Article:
The mandate from the Court of Appeals in this case clearly refers to a possible breach of the Union's equitable duty as a fiduciary representative and this has not been altered by plaintiffs' averment of negligence or the fact that relief is sought in terms of dollar payments to the Fund. Once again, it must be remembered that the Pensioned Miners do not seek damages payable immediately and unconditionally to them but request restoration of money lost to the Fund. The action against the Union is premised on a breach of its fiduciary duty as exclusive bargaining agent to represent its employees fairly under federal statutes. Vaca v. Sipes, 386 U.S. 171, 87 S. Ct. 903, 17 L. Ed. 2d 842 (1967). Where a new cause of action is created by Congress, and nothing is said about how it is to be tried, the jury trial issue is determined by fitting the cause into its nearest historical analogy. Luria v. United States, 231 U.S. 9, 34 S. Ct. 10, 58 L. Ed. 101 (1913); Ross v. Bernhard, supra, (Stewart, J. dissenting). If the statutory proceeding is not in the nature of a suit at common law, then a jury trial is not required. N.L.R.B. v. Jones & Laughlin Steel Corporation, 301 U.S. 1, 57 S. Ct. 615, 81 L. Ed. 893 (1936). In a persuasive opinion, the District Court of Delaware, Brady v. TWA, 196 F. Supp. 504 (D.Del.1961), aff'd, 401 F.2d 87 (3d Cir. 1968), cert. denied, International Ass'n of Machinists v. Brady, 393 U.S. 1048, 89 S. Ct. 680, 21 L. Ed. 2d 691 (1969), held that an action based on the breach of a Union's duty of fair representation was clearly unknown to the common law and thus a jury trial was not required. Futhermore, in Local No. 92 v. Norris, supra, members sued their union "* * * to compel an accounting, the end result of which would be to restore to the Local's treasury any funds found to have been misappropriated by the officials of the Local in violation of the fiduciary responsibilities imposed upon them by the Act. * * *" 383 F.2d at 740-741. The Court described the relief sought as traditionally equitable not only in name but in substance and construed the complaint not as seeking "damages in the legal sense" but rather "requesting an equitable accounting wherein damages may be determined." Accordingly, the Court decided that defendants were not entitled to a jury trial. I conclude, therefore, that the right to a jury trial does not exist for the cause of action asserted by plaintiffs against the Union.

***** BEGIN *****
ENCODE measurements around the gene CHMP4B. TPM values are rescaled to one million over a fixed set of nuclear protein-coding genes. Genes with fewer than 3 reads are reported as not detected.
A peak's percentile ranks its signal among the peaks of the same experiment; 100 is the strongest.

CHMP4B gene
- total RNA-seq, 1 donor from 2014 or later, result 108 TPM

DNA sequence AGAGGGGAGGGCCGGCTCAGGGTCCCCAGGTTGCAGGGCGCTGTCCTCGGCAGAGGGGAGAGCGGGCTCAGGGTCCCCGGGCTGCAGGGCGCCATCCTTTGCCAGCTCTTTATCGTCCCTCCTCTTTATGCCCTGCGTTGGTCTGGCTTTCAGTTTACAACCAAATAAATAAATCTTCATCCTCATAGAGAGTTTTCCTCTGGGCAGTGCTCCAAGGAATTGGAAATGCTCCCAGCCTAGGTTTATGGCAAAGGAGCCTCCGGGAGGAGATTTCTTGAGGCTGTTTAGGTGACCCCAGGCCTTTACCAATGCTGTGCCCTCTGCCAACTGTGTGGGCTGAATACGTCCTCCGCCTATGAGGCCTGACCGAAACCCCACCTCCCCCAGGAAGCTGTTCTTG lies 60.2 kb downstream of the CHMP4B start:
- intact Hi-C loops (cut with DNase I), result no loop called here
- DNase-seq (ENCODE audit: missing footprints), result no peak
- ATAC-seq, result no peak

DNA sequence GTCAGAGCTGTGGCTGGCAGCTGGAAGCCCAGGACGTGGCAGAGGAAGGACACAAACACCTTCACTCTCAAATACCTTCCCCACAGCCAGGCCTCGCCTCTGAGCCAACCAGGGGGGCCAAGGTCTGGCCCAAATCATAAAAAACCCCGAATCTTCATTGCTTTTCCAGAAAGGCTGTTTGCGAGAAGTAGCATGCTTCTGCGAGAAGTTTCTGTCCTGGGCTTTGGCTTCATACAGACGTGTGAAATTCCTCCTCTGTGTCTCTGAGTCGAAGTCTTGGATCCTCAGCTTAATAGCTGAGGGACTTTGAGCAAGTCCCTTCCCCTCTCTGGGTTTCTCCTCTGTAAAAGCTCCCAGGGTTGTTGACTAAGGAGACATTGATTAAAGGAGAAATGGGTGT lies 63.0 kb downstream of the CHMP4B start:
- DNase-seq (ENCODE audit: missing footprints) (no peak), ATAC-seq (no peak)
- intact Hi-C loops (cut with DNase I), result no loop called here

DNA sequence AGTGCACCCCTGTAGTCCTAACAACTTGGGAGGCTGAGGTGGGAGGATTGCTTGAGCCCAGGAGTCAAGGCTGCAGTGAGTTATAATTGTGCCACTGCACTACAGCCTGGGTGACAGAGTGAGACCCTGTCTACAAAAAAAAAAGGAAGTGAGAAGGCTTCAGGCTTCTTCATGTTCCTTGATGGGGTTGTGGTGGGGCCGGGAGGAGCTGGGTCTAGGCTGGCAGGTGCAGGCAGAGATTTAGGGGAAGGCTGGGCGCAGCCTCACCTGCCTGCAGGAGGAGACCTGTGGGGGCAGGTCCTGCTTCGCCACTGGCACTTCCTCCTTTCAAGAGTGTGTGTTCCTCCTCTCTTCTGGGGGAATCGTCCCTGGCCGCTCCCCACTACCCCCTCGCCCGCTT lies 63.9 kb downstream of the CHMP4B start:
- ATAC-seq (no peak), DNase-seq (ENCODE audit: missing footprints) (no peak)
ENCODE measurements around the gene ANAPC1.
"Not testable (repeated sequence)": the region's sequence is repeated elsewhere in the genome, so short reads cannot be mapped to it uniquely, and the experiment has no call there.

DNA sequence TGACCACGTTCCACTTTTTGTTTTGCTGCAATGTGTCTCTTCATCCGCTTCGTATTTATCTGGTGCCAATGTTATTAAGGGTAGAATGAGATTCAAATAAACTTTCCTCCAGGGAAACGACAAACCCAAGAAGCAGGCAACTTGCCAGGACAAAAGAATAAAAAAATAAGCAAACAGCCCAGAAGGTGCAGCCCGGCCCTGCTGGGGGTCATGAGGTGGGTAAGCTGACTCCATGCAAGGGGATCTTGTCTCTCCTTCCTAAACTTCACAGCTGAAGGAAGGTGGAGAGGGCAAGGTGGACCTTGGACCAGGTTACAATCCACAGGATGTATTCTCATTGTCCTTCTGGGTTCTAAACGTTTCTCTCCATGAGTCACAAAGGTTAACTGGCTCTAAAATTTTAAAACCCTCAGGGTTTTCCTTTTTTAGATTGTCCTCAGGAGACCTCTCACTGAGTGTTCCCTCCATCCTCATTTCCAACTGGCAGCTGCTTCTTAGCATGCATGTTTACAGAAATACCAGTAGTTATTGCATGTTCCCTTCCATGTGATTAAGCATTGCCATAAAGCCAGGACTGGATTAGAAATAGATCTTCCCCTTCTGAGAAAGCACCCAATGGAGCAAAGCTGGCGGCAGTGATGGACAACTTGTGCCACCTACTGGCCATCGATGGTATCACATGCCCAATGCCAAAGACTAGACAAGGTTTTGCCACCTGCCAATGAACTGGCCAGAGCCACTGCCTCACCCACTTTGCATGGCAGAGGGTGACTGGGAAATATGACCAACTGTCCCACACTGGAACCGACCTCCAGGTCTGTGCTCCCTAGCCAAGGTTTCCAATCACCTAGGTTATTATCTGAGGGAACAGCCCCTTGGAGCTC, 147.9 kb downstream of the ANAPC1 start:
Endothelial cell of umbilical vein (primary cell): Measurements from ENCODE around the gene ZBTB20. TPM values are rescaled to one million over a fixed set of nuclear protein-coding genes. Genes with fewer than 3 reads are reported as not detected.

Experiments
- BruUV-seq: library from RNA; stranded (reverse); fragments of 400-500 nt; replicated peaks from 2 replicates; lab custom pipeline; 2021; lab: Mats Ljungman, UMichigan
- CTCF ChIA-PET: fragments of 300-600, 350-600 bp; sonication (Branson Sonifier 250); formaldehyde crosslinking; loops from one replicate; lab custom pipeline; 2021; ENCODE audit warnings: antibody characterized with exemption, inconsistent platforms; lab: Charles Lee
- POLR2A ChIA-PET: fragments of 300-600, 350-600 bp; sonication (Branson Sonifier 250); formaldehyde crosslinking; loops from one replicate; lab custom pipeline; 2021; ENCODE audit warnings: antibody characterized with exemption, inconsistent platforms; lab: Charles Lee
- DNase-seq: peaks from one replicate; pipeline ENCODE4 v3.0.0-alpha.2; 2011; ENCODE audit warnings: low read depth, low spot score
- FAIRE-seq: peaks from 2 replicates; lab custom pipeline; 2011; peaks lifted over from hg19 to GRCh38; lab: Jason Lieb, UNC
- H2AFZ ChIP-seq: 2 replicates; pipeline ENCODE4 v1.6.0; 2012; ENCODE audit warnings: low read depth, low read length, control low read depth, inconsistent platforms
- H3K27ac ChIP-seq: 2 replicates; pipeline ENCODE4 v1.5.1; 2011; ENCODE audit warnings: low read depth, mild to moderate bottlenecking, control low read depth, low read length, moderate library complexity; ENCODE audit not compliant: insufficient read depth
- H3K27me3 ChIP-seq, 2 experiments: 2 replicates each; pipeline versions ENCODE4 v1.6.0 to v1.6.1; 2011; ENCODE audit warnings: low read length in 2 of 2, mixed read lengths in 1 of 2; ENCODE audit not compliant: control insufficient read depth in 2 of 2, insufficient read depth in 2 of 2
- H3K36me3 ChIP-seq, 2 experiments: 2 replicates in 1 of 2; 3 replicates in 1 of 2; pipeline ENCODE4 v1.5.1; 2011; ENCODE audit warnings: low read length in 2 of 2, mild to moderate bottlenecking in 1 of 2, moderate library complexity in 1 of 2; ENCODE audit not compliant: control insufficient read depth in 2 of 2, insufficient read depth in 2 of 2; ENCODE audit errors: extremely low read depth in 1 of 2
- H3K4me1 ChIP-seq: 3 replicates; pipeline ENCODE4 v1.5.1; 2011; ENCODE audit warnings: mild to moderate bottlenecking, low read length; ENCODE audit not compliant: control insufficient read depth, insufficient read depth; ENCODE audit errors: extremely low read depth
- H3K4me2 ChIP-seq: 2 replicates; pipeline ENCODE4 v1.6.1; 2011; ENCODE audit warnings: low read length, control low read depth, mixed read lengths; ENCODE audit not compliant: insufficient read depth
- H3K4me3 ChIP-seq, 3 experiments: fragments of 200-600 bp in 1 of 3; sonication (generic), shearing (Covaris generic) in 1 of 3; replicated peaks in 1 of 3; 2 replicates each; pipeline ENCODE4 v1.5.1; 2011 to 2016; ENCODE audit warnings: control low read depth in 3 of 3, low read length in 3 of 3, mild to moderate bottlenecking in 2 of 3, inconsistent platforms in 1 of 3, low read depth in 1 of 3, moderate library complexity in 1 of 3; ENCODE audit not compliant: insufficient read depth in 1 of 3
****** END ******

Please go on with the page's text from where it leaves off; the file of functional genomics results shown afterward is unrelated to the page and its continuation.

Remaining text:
The characterization of this action by the Court of Appeals, the relief sought by plaintiffs against both defendants, and the controlling case law militate the conclusion that this is an equitable proceeding to be tried to the Court. Therefore, defendants' motion to strike plaintiffs' demand for a jury trial will be granted.


[1] The Seventh Amendment of the United States Constitution states:

"In suits at common law, where the value in controversy shall exceed twenty dollars, the right of trial by jury shall be preserved, and no fact tried by a jury, shall be otherwise reexamined in any Court of the United States, than according to the rules of the common law." U.S.Const. Amend. VII.

Rule 38(a) of the Federal Rules of Civil Procedure states:

"The right of trial by jury as declared by the Seventh Amendment to the Constitution or as given by a statute of the United States shall be preserved to the parties inviolate."